Who says chess can’t be a block? I’ve never read about it on one of my homeschooling sites. Wait, let me look…nope, even my favorite site Homeschool Share doesn’t have one. You know every time I read that over I read cheese block! LOL!
Recently Isaiah has developed an interest in chess. I was never a chess player, but we have my father’s old chess set in the house. I know how the pieces move, I know how you win, but I do not know one ounce of the strategy that goes into winning. I figure that doesn’t matter much, what does matter is that he’s waking up, getting himself ready, setting up the chess set and excited to go!
So I’m liking the idea of chess as our first block of the day for a week. We are replacing movement, which I think isn’t a bad idea for this boy. He tends to be hot and cold when it comes to movement. I figure If I don’t force a circle time or movement time and instead alternate week to week we have a better chance of it not becoming a struggle. This is a way to make our first block of the day a win-win. After reading the research , I am happy to alternate movement and chess week to week.
From Johns Hopkins University “It’s not about Kings, Queens, and Rooks, but rather, quadrants and coordinates, thinking strategically and foreseeing consequences. It’s about lines and angles, weighing options and making decisions. Chess might just be the perfect teaching and learning tool.”
“Research shows, there is a strong correlation between learning to play chess and academic achievement. In 2000, a landmark study found that students who received chess instruction scored significantly higher on all measures of academic achievement, including math, spatial analysis, and non-verbal reasoning ability (Smith and Cage, 2000).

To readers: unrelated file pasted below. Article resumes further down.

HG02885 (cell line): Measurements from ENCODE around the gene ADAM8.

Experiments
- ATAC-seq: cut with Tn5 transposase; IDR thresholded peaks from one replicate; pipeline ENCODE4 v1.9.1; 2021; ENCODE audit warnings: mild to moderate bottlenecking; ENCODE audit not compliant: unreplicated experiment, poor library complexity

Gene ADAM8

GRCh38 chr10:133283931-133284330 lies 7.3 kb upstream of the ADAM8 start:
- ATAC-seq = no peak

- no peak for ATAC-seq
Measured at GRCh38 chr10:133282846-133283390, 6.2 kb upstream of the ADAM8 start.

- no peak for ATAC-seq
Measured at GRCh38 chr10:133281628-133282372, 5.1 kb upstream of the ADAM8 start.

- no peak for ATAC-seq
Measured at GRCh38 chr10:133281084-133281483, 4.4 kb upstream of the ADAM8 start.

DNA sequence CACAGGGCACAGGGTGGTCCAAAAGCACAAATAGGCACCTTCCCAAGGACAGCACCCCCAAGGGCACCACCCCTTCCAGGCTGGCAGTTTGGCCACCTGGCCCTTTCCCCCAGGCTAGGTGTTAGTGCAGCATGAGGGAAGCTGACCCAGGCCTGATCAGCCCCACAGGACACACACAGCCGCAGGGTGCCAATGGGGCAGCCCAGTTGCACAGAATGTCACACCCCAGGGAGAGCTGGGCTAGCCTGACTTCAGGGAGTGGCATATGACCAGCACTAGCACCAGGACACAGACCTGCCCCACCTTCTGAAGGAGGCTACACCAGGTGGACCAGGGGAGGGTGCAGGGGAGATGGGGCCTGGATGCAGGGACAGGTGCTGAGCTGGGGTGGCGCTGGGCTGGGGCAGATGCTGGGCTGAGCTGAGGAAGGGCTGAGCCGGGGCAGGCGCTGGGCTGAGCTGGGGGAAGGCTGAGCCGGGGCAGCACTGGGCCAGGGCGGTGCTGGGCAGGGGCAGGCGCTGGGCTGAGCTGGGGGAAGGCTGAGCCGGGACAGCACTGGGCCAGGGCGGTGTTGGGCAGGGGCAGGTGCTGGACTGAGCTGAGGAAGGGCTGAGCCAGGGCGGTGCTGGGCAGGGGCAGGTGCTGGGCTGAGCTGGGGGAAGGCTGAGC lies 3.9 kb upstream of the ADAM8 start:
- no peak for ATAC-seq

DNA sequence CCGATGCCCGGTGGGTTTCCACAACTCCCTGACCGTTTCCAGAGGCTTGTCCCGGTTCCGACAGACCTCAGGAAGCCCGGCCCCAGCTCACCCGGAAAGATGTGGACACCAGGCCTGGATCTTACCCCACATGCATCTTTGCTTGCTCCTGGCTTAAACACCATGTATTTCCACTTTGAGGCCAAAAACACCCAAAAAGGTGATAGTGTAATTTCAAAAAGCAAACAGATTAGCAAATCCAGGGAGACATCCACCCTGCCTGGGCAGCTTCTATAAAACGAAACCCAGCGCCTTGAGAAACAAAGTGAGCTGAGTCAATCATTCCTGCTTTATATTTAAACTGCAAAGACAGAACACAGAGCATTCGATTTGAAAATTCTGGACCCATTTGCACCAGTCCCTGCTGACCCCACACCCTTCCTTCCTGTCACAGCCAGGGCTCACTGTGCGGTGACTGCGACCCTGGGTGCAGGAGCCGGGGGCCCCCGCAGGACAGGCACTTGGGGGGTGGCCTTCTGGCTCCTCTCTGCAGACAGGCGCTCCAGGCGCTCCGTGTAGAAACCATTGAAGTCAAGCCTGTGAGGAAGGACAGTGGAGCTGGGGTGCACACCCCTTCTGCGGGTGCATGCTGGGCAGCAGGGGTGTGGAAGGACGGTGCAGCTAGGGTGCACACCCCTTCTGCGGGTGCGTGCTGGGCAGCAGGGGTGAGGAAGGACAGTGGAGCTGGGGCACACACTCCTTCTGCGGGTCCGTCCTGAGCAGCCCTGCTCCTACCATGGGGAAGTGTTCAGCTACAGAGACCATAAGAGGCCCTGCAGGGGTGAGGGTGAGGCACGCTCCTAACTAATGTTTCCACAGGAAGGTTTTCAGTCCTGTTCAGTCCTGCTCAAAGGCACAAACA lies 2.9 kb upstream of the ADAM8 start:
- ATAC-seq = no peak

While studies have shown chess to have a positive impact on kids in elementary, middle and high school, AF4C targeted second and third graders as the evidence, and certainly our experience, suggests it’s the ideal age. Eight and nine year-old minds and thinking skills are developing rapidly, and chess teaches higher level thinking skills such as the ability to visualize, analyze, and think critically.” (read this article here)
For me the test results are not an issue. Whatever happens happens, but I can’t deny the strengthening effect that chess has on the way my son uses his mind. Without forcing him to think like an adult, or teach him formal reasoning, he is learning all of these skills passively. Just as they point out later in the article, my son originally knew how the pieces moved, but moved them without much thought. Then after a few days he began to ask, “If I move here, then you can get me right?” he would spend much more time deciding exactly which piece to move where. He still was operating more on the defensive than the offensive, but I am sure that’s coming. Funnily enough, he didn’t even seem to care who won, although it often ended in a draw. Since chess is new to me too, who knows who will be the chess champion before long?!